By New Times Staff
By Stephen Lemons
By Stephen Lemons
By Monica Alonzo
By Ray Stern
By New Times Staff
By Stephen Lemons
By Chris Parker
"Did Jesus die so that someone would feed him a peanut?" they wondered in print.
Although their guidebook is not subsidized by Kodak, Wilkins claims there's only one hard and fast criteria regarding whether an attraction makes it into print: Can you take a picture of it? "There's got to be something there for you to see, even if it's just a plaque or a marker," explains Wilkins. However, the writer admits to bending that rule slightly so that the locations of several mysterious--but unmarked-- meat showers" could be included in the book.
Recalling how frozen hamburger patties rained down on Syracuse, New York, in 1957, Kirby reports, "The meat showers were too good to leave out. Plus, we needed something to flesh out our 'Meat Map' in the book." @rule:
@body:Distinguishing between true folk art and its faux equivalent gets trickier, since one man's twisted vision often looks a lot like someone else's self-conscious contrivance. Still, Kirby claims you only have to compare the artistic raison d'àtre behind the relatively obscure junked-car art project known as Carhenge with that of the visually similar (but much more calculated) Cadillac Ranch to get the general idea. A rough replica of Stonehenge fashioned out of automotive clunkers, Carhenge was built during a series of weekend family reunions held in Alliance, Nebraska, beginning in 1987. By contrast, the much-publicized Cadillac Ranch (a string of ten upended junkers planted along a stretch of highway just west of Amarillo) was funded by a wealthy Texas businessman working with an early-Seventies artists' collective known as the Ant Farm. "Cadillac Ranch is such a media darling that it crosses the line of being way too self-conscious," says Kirby. "Carhenge is a different story. It's about a bunch of people working on these piles of cars whenever they got together. There's something almost ritualistic about it that's very appealing to us. I don't get that same feeling from Cadillac Ranch at all." Significantly, Carhenge is listed in Roadside America, while Cadillac Ranch isn't.
"If you ever meet the original obsessive person behind one of these things, you can almost see the energy coming off them. And to have sufficient energy to keep going, they have to be angry or have some kind of a vision."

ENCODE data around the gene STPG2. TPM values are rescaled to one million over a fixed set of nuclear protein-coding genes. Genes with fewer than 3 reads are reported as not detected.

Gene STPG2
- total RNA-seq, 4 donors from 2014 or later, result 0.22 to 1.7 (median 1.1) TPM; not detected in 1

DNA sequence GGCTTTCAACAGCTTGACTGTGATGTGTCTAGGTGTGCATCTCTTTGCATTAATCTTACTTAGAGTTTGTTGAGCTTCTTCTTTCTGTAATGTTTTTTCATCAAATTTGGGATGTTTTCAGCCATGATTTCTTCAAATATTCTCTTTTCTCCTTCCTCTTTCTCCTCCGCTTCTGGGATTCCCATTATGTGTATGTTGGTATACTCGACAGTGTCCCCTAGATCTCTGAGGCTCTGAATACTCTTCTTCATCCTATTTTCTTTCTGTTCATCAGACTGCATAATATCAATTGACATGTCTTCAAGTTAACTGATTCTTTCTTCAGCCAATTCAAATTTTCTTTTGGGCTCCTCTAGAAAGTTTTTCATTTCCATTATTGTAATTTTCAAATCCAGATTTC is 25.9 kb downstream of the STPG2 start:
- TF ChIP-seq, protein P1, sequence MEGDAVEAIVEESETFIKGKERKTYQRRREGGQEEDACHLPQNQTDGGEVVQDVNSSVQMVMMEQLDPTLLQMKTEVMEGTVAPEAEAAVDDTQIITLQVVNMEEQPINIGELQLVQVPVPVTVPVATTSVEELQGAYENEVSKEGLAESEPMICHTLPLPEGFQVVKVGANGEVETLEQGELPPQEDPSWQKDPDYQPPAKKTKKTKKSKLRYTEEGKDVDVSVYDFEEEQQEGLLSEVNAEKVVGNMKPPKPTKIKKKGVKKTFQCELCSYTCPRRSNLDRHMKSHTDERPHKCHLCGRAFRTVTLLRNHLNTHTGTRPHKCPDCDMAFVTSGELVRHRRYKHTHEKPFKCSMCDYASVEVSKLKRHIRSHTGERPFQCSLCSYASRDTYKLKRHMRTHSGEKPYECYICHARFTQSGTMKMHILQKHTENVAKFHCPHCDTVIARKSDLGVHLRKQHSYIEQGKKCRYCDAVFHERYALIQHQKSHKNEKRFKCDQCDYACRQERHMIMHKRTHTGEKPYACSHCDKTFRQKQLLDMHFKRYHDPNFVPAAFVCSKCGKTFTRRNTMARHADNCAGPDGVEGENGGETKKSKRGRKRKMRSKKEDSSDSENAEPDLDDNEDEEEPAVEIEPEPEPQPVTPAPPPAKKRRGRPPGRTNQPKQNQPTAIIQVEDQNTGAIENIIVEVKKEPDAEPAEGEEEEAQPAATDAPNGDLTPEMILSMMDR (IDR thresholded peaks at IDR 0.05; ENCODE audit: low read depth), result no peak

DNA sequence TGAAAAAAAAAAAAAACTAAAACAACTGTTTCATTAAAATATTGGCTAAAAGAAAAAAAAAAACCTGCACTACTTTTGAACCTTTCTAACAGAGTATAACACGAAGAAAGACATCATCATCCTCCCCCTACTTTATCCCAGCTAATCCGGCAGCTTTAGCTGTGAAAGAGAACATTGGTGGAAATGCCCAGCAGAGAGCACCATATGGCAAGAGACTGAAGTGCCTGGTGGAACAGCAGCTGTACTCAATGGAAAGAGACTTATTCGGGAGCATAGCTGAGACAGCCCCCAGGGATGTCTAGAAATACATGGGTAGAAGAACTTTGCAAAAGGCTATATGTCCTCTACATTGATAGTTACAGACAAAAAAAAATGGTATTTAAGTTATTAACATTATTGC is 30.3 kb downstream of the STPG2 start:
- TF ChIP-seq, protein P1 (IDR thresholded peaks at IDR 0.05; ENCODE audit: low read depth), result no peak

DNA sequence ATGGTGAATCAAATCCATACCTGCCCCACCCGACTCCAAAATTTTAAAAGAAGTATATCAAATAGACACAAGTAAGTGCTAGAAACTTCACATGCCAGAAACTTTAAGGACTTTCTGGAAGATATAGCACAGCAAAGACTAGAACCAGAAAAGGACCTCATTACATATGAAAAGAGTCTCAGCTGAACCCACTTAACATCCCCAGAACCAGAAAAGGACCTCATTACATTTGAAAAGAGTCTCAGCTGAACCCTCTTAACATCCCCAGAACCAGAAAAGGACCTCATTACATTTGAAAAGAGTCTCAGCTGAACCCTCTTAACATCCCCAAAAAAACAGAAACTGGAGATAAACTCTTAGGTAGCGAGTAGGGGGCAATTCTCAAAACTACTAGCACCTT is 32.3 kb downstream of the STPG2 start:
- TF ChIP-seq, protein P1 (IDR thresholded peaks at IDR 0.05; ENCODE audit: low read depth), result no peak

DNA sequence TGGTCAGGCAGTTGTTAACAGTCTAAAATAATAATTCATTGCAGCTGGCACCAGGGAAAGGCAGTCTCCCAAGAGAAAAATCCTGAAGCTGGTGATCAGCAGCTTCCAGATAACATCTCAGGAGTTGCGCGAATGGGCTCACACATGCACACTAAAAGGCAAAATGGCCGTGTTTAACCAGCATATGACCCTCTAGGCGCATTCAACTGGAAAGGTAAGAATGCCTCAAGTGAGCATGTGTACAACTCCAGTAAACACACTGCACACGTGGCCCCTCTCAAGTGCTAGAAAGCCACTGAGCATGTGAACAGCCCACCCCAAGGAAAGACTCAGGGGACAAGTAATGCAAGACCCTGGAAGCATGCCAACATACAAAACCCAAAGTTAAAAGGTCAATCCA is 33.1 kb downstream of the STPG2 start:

The distraught coal miner who constructed Antlerville on the lawn of his Wellington, Utah, home certainly qualifies on that count. Following a string of personal tragedies (including the death of a child struck by lightning), the miner tore out his lawn and began "planting" antlers he'd salvaged from nearby mountains. Says Wilkins, "His house was right on Highway 6, so as people, particularly truckers, heard about what he was doing, they'd drop off antlers on the doorstep every morning." Today the garden miner's widow welcomes visitors to the strange garden, which currently harbors more than 12,000 antlers.
@body:Elvis' X-rays. Rancid alligator pits. Moldering mummies. In days gone by, thrill-seeking motorists who stumbled into tourist traps could expect to see just about anything--except good taste. But Kirby and Wilkins sadly report that rampant political correctness has even infiltrated the world of the backwater tourist attraction.
Bowing to the PC powers-that-be, Dillon, South Carolina's South of the Border (a Tijuana-themed tourist complex) scrapped advertising brochures written in Speedy Gonzales-style pidgin English (all rooms weeth floor model color TV an' teeny weeny personal fridge!") in favor of bland copy Kirby and Wilkins believe to be written by "a goon journalism major from South Carolina Normal with blow-dried hair."
In a "Just Say No" mode, South Dakota's Deadwood has renamed its Chinese Opium Tunnel Museum the Chinatown Tour. And fearing a backlash from activists who object to efforts to humanize the animal kingdom, Monkey Jungle in Miami, Florida, no longer peddles postcards of a chimpanzee in an astronaut suit preparing to lift off in a garbage-can space capsule.
Though many people assume that the alligator farms, enchanted forests and other cheezoid tourist traps that fill Roadside America are hokey holdovers from the Burma Shave era, Kirby reports that a ten-year slump in the economy has been a fertile breeding ground for America's next generation of tourist attractions. Looking to tap into the tourist wallet, a number of cities have parked larger-than-life replicas of everything from shrimp to cherry pies in the town square. Just last year, the Hidalgo, Texas, chamber of commerce spent $17,000 to erect "The World's Largest Killer Bee" to capitalize on the swarm of Africanized honeybees that buzzed the border town in 1990.
"Small towns desperately look to tourism for their next meal," report Kirby and Wilkins. "Like ducks at a petting zoo, they know you have corn."
While a number of financially strapped communities stake their future on the drawing power of mammoth menageries, the town fathers in other hamlets wouldn't know a tourist opportunity if one hit them on their heads. Or so Wilkins discovered upon recently confirming a hard-to-believe rumor that, yes, a piece of the Russian satellite Sputnik really had crashed into a Manawa, Wisconsin, sidewalk some 35 years ago. "They had to give the real [satellite shrapnel] back to Russia, but they've got a replica piece in the town museum," reports an exasperated Wilkins. "They even put a brass star in the sidewalk to mark where it hit. Then, after all that, this thing isn't even listed in any of the town literature." Still, Wilkins shouldn't be too hard on the Manawa Chamber of Commerce and its neglected Sputnik sidewalk.
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